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Question 1: In $\mathbb{R}^2$, let $l_1$,$l_2$ be two parallel lines and $l_3$ another line which is not parallel to $l_1$. Given two measurable sets $E_1$ and $E_2$ in $l_1$ and $l_2$ respectively, both of which have positive (1-dimension) Lebesgue measure. Denote by $l_{u,v}$ the line passing through two points $u,v$. Now, we define the third set $E_3$ in $l_3$ as follows. $E_3=\lbrace{p\in l_3: p=l_{u,v}\cap l_3, u\in E_1, v\in E_2\rbrace}$.

Can we say that $E_3$ contains an interval (or say "a segment") in $l_3$?

EDIT. Joseph Van Name answered Question 1 affirmatively. The following Question 2 is a generalization of Question 1, which is not answered.

Question 2: In $\mathbb{R}^n$, let $L_1$,$L_2$ be two parallel (n-1)-dimensional hyperplanes and $L_3$ another (n-1)-hyperplane which is not parallel to $L_1$. Given two measurable sets $E_1$ and $E_2$ in $L_1$ and $L_2$ respectively, both of which have positive ((n-1)-dimension) Lebesgue measure. Denote by $l_{u,v}$ the line passing through two points $u,v$. Now, we define the third set $E_3$ in $L_3$ as follows. $E_3=\lbrace{p\in L_3: p=l_{u,v}\cap L_3, u\in E_1, v\in E_2\rbrace}$.

Can we say that $E_3$ contains an $(n-1)$-ball in $L_3$?

It seems that the result in "An elementary proof and an extension of a theorem of Steinhaus,Kuczma, Marcin E.; Kuczma, Marek, Glasnik Mat. Ser. III 6(26) (1971), 11–18." noted by Joseph Van Name does not apply to the general case $n\geq 3$ of Question 2.

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What is $w$ and what is $p$? –  user26107 Jan 12 '13 at 18:20
    
thank you for the notice. –  woodbass Jan 12 '13 at 18:26
    
I think theorem 2.1 in the paper A GENERALIZATION OF STEINHAUS THEOREM AND SOME NONMEASURABLE SET could be used to prove this result. –  Joseph Van Name Jan 12 '13 at 19:08
    
Better yet, theorem 2 in the paper "An elementary proof and an extension of a theorem of Steinhaus" probably works. –  Joseph Van Name Jan 12 '13 at 20:01

1 Answer 1

up vote 2 down vote accepted

We will need the following result from the paper that I mentioned in the comments "An elementary proof and an extension of a theorem of Steinhaus" by M. Kuczma and M. Kuczma that generalizes the Steinhaus theorem.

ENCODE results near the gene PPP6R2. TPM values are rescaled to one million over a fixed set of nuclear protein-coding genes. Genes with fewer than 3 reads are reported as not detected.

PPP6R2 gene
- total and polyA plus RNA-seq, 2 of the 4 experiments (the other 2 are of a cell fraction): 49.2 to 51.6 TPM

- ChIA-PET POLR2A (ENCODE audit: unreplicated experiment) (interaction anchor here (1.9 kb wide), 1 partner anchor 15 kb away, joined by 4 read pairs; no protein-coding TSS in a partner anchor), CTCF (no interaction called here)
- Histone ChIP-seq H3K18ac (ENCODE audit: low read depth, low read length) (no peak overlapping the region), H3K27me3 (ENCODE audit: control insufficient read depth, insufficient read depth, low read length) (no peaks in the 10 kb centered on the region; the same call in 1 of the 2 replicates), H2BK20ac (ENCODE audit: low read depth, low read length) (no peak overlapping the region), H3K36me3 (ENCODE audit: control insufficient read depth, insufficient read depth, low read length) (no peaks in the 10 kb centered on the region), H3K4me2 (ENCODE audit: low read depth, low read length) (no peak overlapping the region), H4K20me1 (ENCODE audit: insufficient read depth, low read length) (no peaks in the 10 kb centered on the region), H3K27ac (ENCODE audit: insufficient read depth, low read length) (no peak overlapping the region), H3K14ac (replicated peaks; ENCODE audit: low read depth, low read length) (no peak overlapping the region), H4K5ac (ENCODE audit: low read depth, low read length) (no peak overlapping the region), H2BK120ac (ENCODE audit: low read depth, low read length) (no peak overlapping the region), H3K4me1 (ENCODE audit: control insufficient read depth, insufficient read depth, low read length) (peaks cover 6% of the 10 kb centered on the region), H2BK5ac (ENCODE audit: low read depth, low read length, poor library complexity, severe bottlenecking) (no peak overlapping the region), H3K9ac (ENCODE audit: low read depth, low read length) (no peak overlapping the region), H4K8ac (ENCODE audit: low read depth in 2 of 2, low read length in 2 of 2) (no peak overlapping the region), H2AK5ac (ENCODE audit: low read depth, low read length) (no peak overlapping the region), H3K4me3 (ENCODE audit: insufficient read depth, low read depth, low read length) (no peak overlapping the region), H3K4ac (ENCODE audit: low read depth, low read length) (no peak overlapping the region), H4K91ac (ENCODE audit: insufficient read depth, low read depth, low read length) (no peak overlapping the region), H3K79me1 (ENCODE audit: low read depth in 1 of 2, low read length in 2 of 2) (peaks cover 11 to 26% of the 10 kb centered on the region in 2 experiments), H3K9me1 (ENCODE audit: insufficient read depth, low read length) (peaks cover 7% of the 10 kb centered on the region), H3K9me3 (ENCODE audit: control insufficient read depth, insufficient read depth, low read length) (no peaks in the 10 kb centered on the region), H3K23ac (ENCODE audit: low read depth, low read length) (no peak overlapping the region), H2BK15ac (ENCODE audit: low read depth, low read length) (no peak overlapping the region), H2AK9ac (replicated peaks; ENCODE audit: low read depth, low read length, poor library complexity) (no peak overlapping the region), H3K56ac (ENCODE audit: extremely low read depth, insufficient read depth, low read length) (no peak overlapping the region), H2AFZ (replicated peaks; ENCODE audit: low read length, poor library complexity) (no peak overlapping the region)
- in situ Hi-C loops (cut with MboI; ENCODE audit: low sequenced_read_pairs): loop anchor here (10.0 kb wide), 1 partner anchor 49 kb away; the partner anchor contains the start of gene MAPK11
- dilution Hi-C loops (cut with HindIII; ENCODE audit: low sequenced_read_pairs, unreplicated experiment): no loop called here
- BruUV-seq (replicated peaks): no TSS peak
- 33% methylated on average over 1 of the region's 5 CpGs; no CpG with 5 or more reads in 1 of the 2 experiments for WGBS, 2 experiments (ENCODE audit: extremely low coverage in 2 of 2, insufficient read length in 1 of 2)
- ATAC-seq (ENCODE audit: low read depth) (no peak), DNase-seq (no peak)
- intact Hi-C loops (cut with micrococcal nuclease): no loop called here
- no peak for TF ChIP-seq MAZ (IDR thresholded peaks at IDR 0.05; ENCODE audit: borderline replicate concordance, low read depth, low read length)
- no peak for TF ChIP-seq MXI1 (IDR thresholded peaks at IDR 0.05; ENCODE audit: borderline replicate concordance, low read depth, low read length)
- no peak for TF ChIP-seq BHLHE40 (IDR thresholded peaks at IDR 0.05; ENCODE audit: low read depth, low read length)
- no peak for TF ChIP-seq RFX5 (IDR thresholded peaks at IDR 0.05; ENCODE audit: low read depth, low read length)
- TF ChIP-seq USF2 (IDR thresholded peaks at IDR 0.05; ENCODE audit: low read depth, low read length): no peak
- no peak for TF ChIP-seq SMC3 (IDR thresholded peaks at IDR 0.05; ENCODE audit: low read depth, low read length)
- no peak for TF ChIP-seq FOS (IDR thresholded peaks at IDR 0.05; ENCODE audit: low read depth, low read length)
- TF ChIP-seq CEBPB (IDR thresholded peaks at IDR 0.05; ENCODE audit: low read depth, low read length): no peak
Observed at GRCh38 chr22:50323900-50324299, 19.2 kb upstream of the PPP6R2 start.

Thm:(Kuczma and Kuczma) Let $A,B$ be sets with positive inner Lebesgue measure and let $f(x,y)$ be a real-valued function of class $C^{1}$ in a region $D\supseteq A\times B$ with $f_{x}\neq 0,f_{y}\neq 0$ in $D$. Then the set $f(A\times B)$ contains an interval.

Now, to prove our result we shall assume without loss of generality that $\ell_{1}=\{(x,0)|x\in\mathbb{R}\},\ell_{2}=\{(x,1)|x\in\mathbb{R}\}$ and $\ell_{3}=\{(0,y)|x\in\mathbb{R}\}$. Let $U=\{(x,y)\in\mathbb{R}^{2}|x\neq y\}$. Then $U$ is the union of the two regions $\{(x,y)|x<y\}$ and $\{(x,y)|x>y\}.$ Let $f:U\rightarrow\mathbb{R}$ be the function where if $(x,y)\in U$, then $f(x,y)$ is the unique real number such that the points $(x,0),(y,1),(0,f(x,y))$ all fall on the same line. Then any reasonable high school algebra student should be able to tell you that $f(x,y)=\frac{x}{x-y}$. Therefore $f$ is real-analytic on $U$. Also, any calculus 3 student should also be able to tell you that $f_{x}(x,y)=\frac{-y}{(x-y)^{2}}$ and $f_{y}(x,y)=\frac{x}{(x-y)^{2}}$.` Therefore the first partial derivatives of $f$ with respect to $x$ and $y$ do not vanish on the set $U$.

If $E_{1},E_{2}\subseteq\mathbb{R}$ are sets with positive Lebesgue measure, then there are subsets $A_{1}\subseteq E_{1},A_{2}\subseteq E_{2}$ of positive Lebesgue measure such that either $a_{1}<a_{2}$ for $a_{1}\in A_{1},a_{2}\in A_{2}$ or $a_{1}>a_{2}$ for $a_{1}\in A_{1},a_{2}\in A_{2}$. Therefore the set $A_{1}\times A_{2}$ is completely contained in some region in $U$, so $f(A_{1}\times A_{2})$ contains some interval. We therefore conclude that the set $E_{3}$ defined in the problem must contain some interval as well.

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@Joseph Van Name:I accept your answer to Question 1. Thank you! –  woodbass Jan 12 '13 at 21:57

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